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dpkg -L <package>

This command gives me a list of all the installed files, what's apt-get's equivalent option for it? I read the man page but couldn't figure out.

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up vote 14 down vote accepted

Like Dennis said, apt-get is a layer on top of dpkg (or other local package managers such as rpm). dpkg manages the local packages on the machine, while apt-get provides a way to grab packages from distant repositories and resolve dependencies between packages that will be handed to dpkg.

dpkg -L <package_file>

lists the files provided by a package already installed on the machine.

With apt-get, you might want to list the files that a package provides, even if it is not installed in your system. Fortunately for you, there is a tool for that, called apt-file, which needs to be installed in addition to apt-get. You can use it this way:

# Install apt-file
$ sudo apt-get install apt-file
# update apt-file's cache (different than apt-get's, namely apt-cache)
$ sudo apt-file update
# display the contents of a package
$ sudo apt-file list <package_name>

Note that apt-file uses special files on the package repository called Contents files. While all official repositories have these files, some third-party repositories might not have them, so apt-file won't be able to list the contents of packages on these repositories.

man apt-file

will also list other nice things you can do with apt-file, such as apt-file search <keyword> which lets you find which packages provide a given file.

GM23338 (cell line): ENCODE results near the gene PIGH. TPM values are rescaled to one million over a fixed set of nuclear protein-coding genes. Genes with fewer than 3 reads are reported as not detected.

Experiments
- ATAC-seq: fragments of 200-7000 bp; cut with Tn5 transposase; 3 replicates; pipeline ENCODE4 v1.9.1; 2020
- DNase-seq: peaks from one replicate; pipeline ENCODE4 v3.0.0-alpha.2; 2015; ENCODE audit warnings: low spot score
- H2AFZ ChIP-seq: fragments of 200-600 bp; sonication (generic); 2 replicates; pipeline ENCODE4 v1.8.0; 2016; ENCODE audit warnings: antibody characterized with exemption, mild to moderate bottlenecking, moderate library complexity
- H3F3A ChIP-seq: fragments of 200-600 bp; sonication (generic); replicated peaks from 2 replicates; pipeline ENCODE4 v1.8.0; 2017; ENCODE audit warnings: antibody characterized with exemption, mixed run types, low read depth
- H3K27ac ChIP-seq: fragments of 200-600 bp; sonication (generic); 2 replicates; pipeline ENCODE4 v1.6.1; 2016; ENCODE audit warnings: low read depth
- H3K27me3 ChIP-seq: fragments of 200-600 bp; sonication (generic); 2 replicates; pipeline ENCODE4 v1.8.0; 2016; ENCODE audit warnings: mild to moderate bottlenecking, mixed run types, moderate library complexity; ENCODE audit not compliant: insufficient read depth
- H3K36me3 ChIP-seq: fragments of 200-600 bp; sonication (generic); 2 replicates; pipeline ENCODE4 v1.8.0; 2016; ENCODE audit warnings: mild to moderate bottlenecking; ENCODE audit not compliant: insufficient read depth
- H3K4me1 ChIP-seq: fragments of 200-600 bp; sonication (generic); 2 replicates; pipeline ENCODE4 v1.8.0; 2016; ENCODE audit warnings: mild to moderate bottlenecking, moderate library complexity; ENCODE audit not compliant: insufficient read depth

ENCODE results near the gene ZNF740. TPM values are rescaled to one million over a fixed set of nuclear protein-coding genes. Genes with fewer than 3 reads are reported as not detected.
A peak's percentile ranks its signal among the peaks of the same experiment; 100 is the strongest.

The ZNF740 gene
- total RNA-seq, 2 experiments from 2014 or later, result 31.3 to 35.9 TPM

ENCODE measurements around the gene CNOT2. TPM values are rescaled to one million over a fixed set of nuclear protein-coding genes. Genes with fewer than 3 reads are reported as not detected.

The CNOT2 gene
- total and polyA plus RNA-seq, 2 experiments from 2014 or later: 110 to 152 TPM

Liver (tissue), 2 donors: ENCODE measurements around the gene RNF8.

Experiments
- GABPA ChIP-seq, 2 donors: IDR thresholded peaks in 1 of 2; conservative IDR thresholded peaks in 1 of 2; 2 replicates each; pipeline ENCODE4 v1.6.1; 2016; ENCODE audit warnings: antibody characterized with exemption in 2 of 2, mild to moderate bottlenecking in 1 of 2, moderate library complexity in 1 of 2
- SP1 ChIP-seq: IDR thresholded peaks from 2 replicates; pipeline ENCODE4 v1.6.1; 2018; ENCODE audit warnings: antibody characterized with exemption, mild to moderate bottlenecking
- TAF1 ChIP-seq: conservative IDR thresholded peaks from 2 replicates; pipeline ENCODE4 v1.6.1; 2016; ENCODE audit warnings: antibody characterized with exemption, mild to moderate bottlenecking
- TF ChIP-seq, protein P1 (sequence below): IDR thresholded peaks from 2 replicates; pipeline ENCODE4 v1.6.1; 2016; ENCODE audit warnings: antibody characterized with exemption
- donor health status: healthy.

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There is no equivalent. apt-get is a layer on top of dpkg, not a replacement of it.

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apt-cache can be used for some stuff you might want to do:

Actually listing all packages:
To actually list all packages that is in apt-get's cache, use apt-cache pkgnames. This is very much the equivalent of dpkg -l for apt-get, except it only shows package names, and not any other information that dpkg might show.

NOTE: Using apt-cache pkgnames will generate incredibly much output, on my system it is as much as 39553 lines. To see in advance how many lines it would be on your system, try using apt-cache stats (see below).

Use apt-cache search <regex> [<regex> [...]] where <regex> is one or more regular expressions to search for.

Use apt-cache stats to show some statistics about that cache since last apt-get update.
For instance, an example output might be:

Total package names: 39553 (1,582k)
  Normal packages: 30033
  Pure virtual packages: 511
  Single virtual packages: 2762
  Mixed virtual packages: 305
  Missing: 5942
Total distinct versions: 32378 (1,813k)
Total distinct descriptions: 32378 (777k)
Total dependencies: 210651 (5,898k)
Total ver/file relations: 34931 (559k)
Total Desc/File relations: 32378 (518k)
Total Provides mappings: 5816 (116k)
Total globbed strings: 169 (2,278)
Total dependency version space: 1,052k
Total slack space: 73.4k
Total space accounted for: 10.0M
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It doesn't exist. You can use the GUI synaptic which will show you all the installed packages.

Shown below.

alt text

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